Projecting PER for the coming season

For the coming NBA season, I've projected the statistics for each player who played at least 500 minutes in the NBA last season (as well as a few who saw substantial playing time in Europe).


So what is PER? John Hollinger explains.
PER explanation

Hollinger's Player Ratings

You'll see these projections on the pages that rank players by their projected PER (Player Efficiency Rating), and on their individual pages you'll see how their numbers project in the individual categories.

By this point some of you are probably wondering how I created the projections.

It's not, as some suspect, by pulling numbers out of the air. Nor was my secret yet pervasive bias against your favorite team a factor, much as commenters like to feel otherwise.

I base the projections on a tool called similarity scores.

For each player, I use as a comparison the players from the past 20 years who are the most similar, based on age, height and stats over the past three seasons. Some players will have more comparables than others, depending on how unusual they are -- guys with freak heights (Zydrunas Ilgauskas, Nate Robinson), freak ages (Shaquille O'Neal) or freak stats (Andrei Kirilenko) will have relatively few, while a more generic player like Al Harrington or Devin Brown could have over a hundred.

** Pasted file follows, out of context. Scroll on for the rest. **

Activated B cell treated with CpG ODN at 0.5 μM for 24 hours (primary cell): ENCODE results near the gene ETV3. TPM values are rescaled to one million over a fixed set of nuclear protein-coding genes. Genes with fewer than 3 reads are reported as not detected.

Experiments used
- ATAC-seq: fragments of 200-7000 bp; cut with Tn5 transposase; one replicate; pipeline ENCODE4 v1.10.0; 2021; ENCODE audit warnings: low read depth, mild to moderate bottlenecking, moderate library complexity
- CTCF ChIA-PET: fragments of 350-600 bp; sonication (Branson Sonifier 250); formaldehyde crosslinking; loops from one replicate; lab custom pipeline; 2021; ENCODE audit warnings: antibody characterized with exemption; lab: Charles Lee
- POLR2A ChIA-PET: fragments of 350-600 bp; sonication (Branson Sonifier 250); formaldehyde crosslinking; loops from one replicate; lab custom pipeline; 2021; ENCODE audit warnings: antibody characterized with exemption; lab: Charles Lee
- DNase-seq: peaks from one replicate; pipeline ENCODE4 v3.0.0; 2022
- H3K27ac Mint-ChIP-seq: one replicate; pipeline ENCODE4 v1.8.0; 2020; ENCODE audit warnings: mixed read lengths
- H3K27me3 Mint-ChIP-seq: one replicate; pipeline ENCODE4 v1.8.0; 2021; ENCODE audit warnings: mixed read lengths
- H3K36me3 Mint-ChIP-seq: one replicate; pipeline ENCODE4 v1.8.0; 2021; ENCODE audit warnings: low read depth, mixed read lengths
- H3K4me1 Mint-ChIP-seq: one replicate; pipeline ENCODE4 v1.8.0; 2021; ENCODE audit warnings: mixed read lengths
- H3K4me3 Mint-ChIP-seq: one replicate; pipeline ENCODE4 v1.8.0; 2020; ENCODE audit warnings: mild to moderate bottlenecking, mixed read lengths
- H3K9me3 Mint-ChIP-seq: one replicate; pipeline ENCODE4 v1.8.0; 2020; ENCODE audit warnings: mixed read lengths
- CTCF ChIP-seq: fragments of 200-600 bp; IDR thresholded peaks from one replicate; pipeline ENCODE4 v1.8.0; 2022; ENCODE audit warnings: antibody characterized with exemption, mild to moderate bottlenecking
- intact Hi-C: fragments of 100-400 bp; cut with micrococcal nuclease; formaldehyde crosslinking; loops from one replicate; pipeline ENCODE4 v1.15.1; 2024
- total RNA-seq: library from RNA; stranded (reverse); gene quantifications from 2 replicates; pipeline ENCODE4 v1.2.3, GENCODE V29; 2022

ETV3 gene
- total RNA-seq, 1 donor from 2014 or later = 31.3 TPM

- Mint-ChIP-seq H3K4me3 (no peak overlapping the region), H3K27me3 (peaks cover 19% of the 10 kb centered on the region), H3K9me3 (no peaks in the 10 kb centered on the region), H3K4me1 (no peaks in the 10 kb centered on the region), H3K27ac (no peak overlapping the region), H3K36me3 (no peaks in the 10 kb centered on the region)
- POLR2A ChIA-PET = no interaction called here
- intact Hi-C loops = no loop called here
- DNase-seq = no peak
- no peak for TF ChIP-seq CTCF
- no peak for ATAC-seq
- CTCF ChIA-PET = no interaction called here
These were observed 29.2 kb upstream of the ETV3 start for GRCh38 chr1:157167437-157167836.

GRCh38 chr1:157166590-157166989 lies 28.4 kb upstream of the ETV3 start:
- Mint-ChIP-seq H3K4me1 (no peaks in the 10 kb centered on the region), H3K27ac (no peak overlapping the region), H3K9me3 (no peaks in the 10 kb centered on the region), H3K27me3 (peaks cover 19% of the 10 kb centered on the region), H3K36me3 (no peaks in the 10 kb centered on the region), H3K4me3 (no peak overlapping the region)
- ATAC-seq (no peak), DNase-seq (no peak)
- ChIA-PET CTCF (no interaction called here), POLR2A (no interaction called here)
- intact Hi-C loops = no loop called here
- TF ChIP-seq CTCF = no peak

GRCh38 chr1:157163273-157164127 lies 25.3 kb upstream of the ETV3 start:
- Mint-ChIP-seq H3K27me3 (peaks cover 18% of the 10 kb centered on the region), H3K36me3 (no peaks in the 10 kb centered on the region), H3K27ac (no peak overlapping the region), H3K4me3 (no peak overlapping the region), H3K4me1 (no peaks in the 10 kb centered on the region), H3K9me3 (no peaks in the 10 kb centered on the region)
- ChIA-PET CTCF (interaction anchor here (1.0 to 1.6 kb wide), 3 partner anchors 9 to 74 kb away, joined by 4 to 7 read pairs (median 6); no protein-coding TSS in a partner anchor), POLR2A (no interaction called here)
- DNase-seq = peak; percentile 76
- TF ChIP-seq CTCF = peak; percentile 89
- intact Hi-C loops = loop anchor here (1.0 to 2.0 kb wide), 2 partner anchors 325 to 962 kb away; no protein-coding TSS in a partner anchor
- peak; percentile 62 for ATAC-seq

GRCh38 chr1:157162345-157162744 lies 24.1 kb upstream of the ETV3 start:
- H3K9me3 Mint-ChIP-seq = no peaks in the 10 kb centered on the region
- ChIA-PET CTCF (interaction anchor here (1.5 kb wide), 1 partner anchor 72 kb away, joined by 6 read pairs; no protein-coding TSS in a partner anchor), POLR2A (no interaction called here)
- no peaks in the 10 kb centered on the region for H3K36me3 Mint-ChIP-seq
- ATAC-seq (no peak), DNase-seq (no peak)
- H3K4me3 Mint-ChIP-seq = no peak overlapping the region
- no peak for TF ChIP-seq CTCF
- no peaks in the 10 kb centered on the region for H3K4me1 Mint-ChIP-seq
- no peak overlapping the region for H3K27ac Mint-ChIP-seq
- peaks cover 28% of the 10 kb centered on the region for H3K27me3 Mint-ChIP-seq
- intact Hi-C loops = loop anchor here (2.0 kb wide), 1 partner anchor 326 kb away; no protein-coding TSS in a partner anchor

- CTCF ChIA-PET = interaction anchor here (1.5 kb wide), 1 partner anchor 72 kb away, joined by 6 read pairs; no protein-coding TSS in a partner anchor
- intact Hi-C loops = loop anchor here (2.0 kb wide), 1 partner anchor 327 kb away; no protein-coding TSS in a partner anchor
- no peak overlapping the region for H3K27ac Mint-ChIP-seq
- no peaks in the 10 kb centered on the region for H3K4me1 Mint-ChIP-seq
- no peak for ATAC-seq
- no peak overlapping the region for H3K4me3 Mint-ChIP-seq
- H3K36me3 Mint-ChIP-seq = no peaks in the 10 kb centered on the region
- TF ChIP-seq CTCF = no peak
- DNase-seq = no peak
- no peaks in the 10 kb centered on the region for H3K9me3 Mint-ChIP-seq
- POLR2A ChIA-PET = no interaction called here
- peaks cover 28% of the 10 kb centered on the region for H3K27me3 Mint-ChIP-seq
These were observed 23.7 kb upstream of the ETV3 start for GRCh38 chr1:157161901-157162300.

From that point, I see what their most similar players did a year later, and project those changes onto the stats of the player being studied. So, for example, the reason that Andrew Bynum's PER is projected to rise sharply this year is because the most similar players also saw their PERs increase sharply at the same age; similarly, Jason Terry is expected to tank because a number of similar players hit the wall at his age.

Of course, any number of other factors can be relevant to a player's performance -- how hard he trains, for instance, and injuries, coaching, and so on. But consider these numbers a median estimate for what the player might be likely to do this coming season, other things being equal. And then, if other things aren't equal, apply your own logic from there.

John Hollinger writes for ESPN Insider. To e-mail him, click here.